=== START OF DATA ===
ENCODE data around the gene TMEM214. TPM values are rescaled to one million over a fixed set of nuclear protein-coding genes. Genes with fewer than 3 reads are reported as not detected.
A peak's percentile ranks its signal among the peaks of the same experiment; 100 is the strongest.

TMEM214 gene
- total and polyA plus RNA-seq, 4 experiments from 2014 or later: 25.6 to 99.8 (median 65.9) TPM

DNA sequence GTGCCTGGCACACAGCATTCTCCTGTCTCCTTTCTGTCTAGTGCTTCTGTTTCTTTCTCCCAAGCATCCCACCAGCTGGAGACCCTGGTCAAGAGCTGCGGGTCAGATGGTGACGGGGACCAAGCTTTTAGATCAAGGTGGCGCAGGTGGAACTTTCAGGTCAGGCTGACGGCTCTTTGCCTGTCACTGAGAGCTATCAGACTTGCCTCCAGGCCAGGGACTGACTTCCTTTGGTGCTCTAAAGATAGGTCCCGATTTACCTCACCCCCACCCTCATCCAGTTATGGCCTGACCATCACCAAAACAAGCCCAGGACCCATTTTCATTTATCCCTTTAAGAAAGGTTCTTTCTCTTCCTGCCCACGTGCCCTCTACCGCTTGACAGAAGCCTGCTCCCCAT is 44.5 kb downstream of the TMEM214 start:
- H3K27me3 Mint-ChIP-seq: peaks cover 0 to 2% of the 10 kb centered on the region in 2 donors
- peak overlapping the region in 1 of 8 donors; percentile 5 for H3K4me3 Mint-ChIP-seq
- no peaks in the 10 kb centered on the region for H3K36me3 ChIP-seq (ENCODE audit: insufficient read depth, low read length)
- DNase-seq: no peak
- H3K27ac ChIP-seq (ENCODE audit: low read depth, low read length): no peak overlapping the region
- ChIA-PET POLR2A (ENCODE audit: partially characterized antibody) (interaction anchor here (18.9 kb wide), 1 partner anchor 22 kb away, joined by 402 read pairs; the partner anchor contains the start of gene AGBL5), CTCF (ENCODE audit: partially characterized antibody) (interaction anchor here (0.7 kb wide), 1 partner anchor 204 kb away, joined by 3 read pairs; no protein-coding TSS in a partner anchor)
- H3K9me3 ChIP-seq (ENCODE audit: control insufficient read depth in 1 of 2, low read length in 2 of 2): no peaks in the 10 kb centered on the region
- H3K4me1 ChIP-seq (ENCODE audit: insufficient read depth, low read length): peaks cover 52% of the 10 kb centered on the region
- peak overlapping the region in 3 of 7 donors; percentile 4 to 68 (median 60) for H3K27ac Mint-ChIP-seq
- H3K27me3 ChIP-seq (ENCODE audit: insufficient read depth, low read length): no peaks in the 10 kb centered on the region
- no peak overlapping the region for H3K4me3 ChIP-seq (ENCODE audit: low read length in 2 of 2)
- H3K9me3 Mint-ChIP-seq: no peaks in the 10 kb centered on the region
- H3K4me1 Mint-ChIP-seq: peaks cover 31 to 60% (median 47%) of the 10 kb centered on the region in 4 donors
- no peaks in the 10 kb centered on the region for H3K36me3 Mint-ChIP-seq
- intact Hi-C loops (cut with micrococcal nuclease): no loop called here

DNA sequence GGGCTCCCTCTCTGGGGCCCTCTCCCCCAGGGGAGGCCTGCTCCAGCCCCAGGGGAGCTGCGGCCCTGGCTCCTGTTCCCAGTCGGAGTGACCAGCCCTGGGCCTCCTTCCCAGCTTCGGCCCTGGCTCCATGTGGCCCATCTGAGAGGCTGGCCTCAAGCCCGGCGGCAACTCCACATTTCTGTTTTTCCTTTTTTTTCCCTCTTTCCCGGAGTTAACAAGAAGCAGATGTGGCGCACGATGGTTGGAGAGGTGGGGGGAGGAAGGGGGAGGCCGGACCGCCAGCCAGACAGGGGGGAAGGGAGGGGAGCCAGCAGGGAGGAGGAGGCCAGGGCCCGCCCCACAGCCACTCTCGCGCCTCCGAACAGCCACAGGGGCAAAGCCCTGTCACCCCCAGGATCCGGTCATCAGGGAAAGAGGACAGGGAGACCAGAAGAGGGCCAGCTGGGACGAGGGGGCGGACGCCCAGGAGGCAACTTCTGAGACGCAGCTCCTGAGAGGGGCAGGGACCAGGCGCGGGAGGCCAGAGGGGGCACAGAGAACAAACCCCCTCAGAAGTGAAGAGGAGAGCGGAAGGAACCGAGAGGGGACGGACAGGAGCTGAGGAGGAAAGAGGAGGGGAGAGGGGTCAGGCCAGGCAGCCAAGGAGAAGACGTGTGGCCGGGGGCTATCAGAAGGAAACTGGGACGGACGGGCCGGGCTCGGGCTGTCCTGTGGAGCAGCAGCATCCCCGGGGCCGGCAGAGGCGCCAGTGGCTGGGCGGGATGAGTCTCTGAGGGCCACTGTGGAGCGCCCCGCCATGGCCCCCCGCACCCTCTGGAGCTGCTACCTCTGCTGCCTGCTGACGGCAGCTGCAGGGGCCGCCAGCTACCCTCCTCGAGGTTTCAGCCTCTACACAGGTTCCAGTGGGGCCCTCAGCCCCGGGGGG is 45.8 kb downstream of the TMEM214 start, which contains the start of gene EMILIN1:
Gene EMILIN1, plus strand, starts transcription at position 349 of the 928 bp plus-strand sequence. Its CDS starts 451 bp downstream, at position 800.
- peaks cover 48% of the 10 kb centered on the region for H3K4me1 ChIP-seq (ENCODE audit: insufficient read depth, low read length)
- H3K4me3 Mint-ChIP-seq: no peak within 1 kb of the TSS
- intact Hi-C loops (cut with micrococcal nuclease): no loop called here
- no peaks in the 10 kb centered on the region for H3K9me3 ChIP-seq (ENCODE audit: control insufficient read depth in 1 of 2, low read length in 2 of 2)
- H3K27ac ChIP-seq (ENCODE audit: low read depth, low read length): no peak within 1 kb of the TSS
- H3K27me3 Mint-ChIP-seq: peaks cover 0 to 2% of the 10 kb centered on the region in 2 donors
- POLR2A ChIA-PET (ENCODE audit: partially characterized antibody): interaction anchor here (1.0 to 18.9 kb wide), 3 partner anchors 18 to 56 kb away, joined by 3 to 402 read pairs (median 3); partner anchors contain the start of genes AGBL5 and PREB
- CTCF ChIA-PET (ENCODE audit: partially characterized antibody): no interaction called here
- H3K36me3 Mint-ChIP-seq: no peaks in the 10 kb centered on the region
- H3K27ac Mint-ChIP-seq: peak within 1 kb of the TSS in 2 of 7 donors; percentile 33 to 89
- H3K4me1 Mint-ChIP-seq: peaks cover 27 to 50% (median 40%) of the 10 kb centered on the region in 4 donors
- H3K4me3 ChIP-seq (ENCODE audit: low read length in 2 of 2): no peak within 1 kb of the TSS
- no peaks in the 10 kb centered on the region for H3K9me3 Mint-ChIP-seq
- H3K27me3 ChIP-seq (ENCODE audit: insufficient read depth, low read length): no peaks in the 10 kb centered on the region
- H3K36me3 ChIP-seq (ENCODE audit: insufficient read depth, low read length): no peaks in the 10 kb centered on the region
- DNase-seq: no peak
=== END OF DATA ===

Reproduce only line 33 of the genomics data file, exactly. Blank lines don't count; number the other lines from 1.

- H3K4me1 Mint-ChIP-seq: peaks cover 27 to 50% (median 40%) of the 10 kb centered on the region in 4 donors